Winter interrupts March meltdown |

Winter interrupts March meltdown

Janet Urquhart

In typical schizophrenic spring fashion, fleece and ski pants replaced shorts and T-shirts in Aspen as winter regrouped for a weekend blast of snow and cold.

Periods of sunshine intermixed with downright blizzard conditions gave local slopes a boost – comforting news for visitors who’ve been calling to inquire about snow conditions after a March meltdown.

The Aspen Skiing Co. was reporting 14 new inches at Snowmass by Sunday morning, reflecting two days of snow. Thirteen inches helped revive the base atop Aspen Mountain and Highlands.

Seduced by last week’s balmy weather, the city’s golf course announced it would open for the weekend – the earliest anyone can remember hitting the local links – but a blanket of white scuttled thoughts of playing the front nine for $15.

Today’s forecast, though, calls for a return to the sunny, warm weather that is likely to have bicycle rentals rivaling ski rentals as Aspen’s ski season counts down the final two weeks to its Easter Sunday closing.

“It is spring skiing, no question about it,” said David Perry, Aspen Skiing Co. senior vice president. “I’m one of those people who loves spring skiing. I like the spirit on the mountain – people aren’t trying to bag as many runs as they can. It’s a little more celebratory.”

Aspen Mountain and Snowmass will remain open until April 11, with Highlands and Buttermilk calling it quits a week earlier.

The Skico has offered to let anyone with the Highlands/Buttermilk-only pass ski for $5 a day during the last week of the season.

Some 2,000 passholders at Sunlight Mountain Resort outside Glenwood Springs have been offered the same deal, starting today, since unseasonably warm temperatures forced the mountain to close Sunday, a week early. Sunlight employees may ski or ride free at Aspen/Snowmass for the rest of the season.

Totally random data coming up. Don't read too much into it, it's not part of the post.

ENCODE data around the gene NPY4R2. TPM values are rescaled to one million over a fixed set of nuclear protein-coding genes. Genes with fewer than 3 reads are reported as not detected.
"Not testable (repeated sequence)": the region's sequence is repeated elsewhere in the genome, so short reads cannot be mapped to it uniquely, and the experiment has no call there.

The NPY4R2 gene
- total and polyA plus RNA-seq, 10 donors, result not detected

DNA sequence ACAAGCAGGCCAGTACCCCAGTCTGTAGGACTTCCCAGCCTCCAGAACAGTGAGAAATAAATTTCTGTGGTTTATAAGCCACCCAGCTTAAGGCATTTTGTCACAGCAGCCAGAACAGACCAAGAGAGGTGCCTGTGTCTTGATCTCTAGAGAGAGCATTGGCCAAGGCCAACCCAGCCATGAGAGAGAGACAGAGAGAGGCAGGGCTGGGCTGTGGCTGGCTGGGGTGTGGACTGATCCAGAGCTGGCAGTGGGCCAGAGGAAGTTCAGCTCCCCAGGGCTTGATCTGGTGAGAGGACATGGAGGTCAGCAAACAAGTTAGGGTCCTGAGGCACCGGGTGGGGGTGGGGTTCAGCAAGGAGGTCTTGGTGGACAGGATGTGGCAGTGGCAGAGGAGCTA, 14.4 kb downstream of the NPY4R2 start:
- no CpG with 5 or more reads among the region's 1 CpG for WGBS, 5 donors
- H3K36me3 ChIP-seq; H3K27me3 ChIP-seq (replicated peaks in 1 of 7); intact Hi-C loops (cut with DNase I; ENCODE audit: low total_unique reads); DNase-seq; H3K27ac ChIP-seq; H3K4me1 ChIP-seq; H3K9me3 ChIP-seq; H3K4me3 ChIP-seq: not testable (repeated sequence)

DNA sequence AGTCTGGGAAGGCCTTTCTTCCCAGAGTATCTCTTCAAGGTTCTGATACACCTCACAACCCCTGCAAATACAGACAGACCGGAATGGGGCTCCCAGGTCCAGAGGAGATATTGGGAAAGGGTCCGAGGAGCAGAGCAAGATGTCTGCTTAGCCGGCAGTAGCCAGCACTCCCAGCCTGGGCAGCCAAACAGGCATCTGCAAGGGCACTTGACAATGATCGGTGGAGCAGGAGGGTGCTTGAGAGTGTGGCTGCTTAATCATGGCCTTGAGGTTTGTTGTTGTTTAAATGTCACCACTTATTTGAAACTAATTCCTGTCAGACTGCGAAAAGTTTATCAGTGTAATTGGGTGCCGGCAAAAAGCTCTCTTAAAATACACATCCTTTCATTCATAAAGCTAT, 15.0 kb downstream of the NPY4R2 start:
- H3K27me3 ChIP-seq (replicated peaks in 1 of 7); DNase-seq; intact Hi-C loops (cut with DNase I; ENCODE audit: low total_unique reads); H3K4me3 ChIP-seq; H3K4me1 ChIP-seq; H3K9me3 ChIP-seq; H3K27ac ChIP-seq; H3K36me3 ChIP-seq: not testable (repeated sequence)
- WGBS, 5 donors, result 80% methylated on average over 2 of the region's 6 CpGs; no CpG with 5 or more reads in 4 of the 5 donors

The Skico is anticipating a busy final countdown to closing, with strong bookings from Mexican and South American travelers coming to Aspen for an Easter holiday. The company had planned to hold firm on its $72 lift ticket through the end of the season, but there has been discussion about dropping the price after Highlands and Buttermilk close, Perry said. That decision will be made this week.

Local hotels are reporting brisk business at least through the coming weekend, with things tapering off during the final week of the season.

Callers have been wondering about the weather, but they’re not calling off their plans.

“We’ve had a number of inquiries – asking about how the snow is holding up,” said Bill Tomcich, president of Stay Aspen Snowmass, a local reservations agency. “It’s pretty well known that the whole western United States is in a fairly significant warm spell, but absolutely no cancellations.”

Bookings are still strong this week at the Sky Hotel, where revenues are up more than 30 percent this month, according to Jacque Hegarty, director of sales and marketing.

“People are definitely asking about [the weather], but they understand the weather patterns here. We could have two feet of snow next week,” she said. “And, if the sun’s out, they’re still having fun.”

“We’re still running strong right up until about the fifth of April,” said John Egelhoff, director of sales at the luxurious Little Nell hotel. “I passed someone on the street who said, ‘We can ski in the morning and bike in the afternoon. This is great.'”

Last week’s spate of shorts weather certainly produced brisk business at Aspen Velo, a local bike shop.

“I had a June day yesterday,” said owner Michael Wampler on Friday. “Rentals, repairs, sales … I was slam-dunked the entire day.”

But, things were a little slower than usual at the Incline ski rental shop at the base of Ajax on Friday morning.

“It would have been nice if this had held off until April,” conceded Dave Gordon as he prepped a customer’s skis for the decidedly wet conditions.

The dry March eroded the local snowpack by about 20 percent in roughly two weeks – an early, fast meltdown by any measure, according to Phil Overeynder, Aspen’s utility director and the man who will be keeping a close watch on stream levels as the spring progresses.

By Friday, the city’s water plant had measured just 0.95 inches of precipitation for the month, though the weekend weather augmented that total. The average for March is 2.36 inches, while the driest March on record produced just 0.52 inches of precipitation, Overeynder said.

March is typically the wettest month of the year, he noted.

Janet Urquhart’s e-mail address is

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